Doubts not but that Ascanio Coluna (Colonna) has already written about a certain excommunication here fulminated against his person, the cause of the sentence being a lawsuit now pending between him and Cardinal Cesarino on the limits of a town belonging to the former. The Cardinal asks for securities that the adverse party will fulfil his promise, and Colonna refuses to give any. Ever since the present Pope (Clement VII.) was created, the lawsuit has been delayed, no doubt with a view to bring on some sort of agreement between the contending parties; but seeing that this could not be effected, the Pope has lately allowed justice to take its course; hence the excommunication and other sentences at which Ascanio Colonna has taken offence. They (the ambassadors) have been trying to have the excommunication withdrawn, in order to see whether the parties might afterwards be brought to terms. Have succeeded so far that the Pope has issued a brief a beneplacito, absolving Colonna. They will do their utmost to have this business satisfactorily settled, but have no great confidence in their success.—Rome, 16th March 1526.
Signed: "El Duque de Sesa."
(Cipher:) The Pope says that in the article about Milan there ought to be a clause intimating that the investiture is to be granted to the Duke of Bourbon and to his successors.
(Common writing:) Her most Serene Highness the Infanta of Castille and Archduchess of Austria (fn. n13) is in the family-way. May she be delivered of a son, and may we soon see the Emperor with the succession so much desired!
Addressed: "To the most Sacred and Invincible Cesar, King of Spain and of the two Sicilies, our Sovereign and Lord."
Indorsed: "To the King. 1526. Rome. The Duke of Sessa, 16 March."
Spanish. Original mostly in cipher. Contemporary deciphering on separate sheet. pp. 9.
18 March. 365. The Bishop of Grassa, Lord of Monaco, to Lope de Soria, Imperial Ambassador in Genoa.
M. Re. Ac. d. Hist.
Salazar, A. 37,
f. 108.
Most Magnificent Sir.—Since the departure of the brigantine sent hither by your Worship, we have heard that the ship thought to be La Portunda is, in reality, a French war-vessel bound for the Levant. La Muxica was not captured, as stated in my former letter; it was another ship whose name I have not been able to ascertain. All the Spaniards taken on board the Lomellina have been set at liberty, and are now here; they say that Andrea Doria intends to release the ship also. His galleys are now at Antibo.—Monego, 18 of March 1526.
Addressed: "To the most Magnificent Don Lope de Soria, Imperial Ambassador in Genoa."
Indorsed: "A copy of what the Lord of Monego wrote to the Ambassador."
Spanish. Contemporary copy. p. 1.
18 March. 366. Lope de Soria, Imperial Ambassador in Genoa, to the Emperor.
M. Re. Ac. d. Hist.
Salazar, A. 37,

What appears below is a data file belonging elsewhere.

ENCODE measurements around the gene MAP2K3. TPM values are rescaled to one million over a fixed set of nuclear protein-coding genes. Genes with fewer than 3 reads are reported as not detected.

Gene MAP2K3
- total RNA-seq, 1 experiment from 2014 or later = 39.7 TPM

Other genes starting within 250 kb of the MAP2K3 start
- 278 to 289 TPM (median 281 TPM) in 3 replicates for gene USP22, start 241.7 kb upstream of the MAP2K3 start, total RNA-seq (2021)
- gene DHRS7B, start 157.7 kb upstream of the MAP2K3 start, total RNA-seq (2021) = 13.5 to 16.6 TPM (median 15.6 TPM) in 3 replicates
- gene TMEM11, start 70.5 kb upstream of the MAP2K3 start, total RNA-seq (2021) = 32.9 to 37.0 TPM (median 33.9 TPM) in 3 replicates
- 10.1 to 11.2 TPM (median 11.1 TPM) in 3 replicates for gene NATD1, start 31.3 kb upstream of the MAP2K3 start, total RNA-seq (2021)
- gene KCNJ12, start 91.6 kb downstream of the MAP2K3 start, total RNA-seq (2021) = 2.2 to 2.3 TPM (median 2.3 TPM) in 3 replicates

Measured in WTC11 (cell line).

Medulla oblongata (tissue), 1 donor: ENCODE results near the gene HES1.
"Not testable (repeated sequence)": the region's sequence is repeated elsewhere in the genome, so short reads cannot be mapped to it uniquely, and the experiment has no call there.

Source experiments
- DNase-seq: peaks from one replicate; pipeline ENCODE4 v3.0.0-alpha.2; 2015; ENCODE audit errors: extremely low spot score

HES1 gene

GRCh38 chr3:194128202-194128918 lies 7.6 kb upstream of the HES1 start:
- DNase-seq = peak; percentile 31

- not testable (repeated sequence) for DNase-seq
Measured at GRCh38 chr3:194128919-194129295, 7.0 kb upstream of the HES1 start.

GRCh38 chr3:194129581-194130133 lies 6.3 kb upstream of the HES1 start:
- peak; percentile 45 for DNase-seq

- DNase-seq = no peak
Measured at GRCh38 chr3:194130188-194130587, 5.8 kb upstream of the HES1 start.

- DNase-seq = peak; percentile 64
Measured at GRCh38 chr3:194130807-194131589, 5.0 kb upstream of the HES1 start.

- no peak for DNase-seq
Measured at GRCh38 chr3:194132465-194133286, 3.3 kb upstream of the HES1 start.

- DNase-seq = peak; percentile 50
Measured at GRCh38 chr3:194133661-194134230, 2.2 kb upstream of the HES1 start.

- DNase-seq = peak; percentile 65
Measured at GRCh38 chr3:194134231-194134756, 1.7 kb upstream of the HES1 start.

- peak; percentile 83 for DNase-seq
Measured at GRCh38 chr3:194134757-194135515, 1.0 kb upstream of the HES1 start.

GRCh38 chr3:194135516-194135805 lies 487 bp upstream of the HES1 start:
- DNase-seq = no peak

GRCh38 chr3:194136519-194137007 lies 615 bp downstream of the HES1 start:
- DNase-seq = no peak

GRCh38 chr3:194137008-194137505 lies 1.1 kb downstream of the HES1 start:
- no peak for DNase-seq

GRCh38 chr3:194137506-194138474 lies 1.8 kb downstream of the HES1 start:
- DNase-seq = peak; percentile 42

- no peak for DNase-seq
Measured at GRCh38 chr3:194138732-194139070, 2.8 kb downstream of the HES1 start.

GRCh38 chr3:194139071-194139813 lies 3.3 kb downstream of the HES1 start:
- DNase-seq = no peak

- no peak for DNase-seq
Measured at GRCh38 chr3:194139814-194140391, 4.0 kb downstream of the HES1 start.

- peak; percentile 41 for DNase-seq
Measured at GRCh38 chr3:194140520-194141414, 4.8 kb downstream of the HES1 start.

ff. 110–4.
Wrote on the 24th, in answer to His Imperial Majesty's letter of the 8th; sent it to Milan to be delivered to Arana, who was going to Spain as courier; but having since heard that he (Arana) had been detained in France, he now forwards copy of the same by another conveyance.
Commander Ycarte (Ycart) left for Naples on the 9th inst., taking with him five galleys, three of the Viceroy [Charles de Lannoy], one of Il Gobo, and one more called "La Calabresa."
The six galleys destined to escort the Duke of Bourbon, namely, two of Sicily, one of Il Gobo, and three more belonging to this Republic, are provided with every necessary. He (Soria) has given to the Sicilian galleys, in particular, 1,000 cr. (escudos), to lay in provision, &c. Has not yet despatched them on their mission owing to the report that Andrea Doria had seized upon a carak and a ship of this city (Genoa) bound for Spain. Considering that their six galleys had to sail for upwards of 100 leagues in sight of the French coast, and that the said Andrea Doria and the French had twelve galleys of their own, the people of this city were naturally afraid of sending theirs to sea. Accordingly, he (Soria) and the Doge despatched a brigantine to the Lord of Monego (Monaco), to ascertain from him the truth of the report and inquire what reasons the said Andrea Doria could have for thus capturing the galleys of this Republic after the proclamation of the peace. The Lord of Monego has answered (fn. n14) that the report is quite true. Not only has the said Andrea Doria taken at sea the carak of the Republic, disembarked its artillery and stored it at Antibo (Antibes), but he has also seized upon a Spanish ship called Muxica. He also writes that the galleys of Baron de Sant Branchat have chased and captured, near the islands of Hyères, another Vizcayan ship, and that both Doria and the French were laying their hands on every merchant vessel they met at sea, notwithstanding the proclamation of the peace.
In consequence of this intelligence the Doge has thought it prudent for the galleys not to leave this port without first consulting His Imperial Majesty and the Duke of Bourbon, lest Doria and his men should come down during their absence and ravage this coast. He (Soria) has, in union with the said Doge, sent Donato de Tassis to the Duke of Bourbon to apprise him of the reason why the galleys have not sailed, and is thinking of despatching a messenger to the Viceroy also, that he may, on his passage through France, make due complaint to the King of such warlike proceedings in time of peace.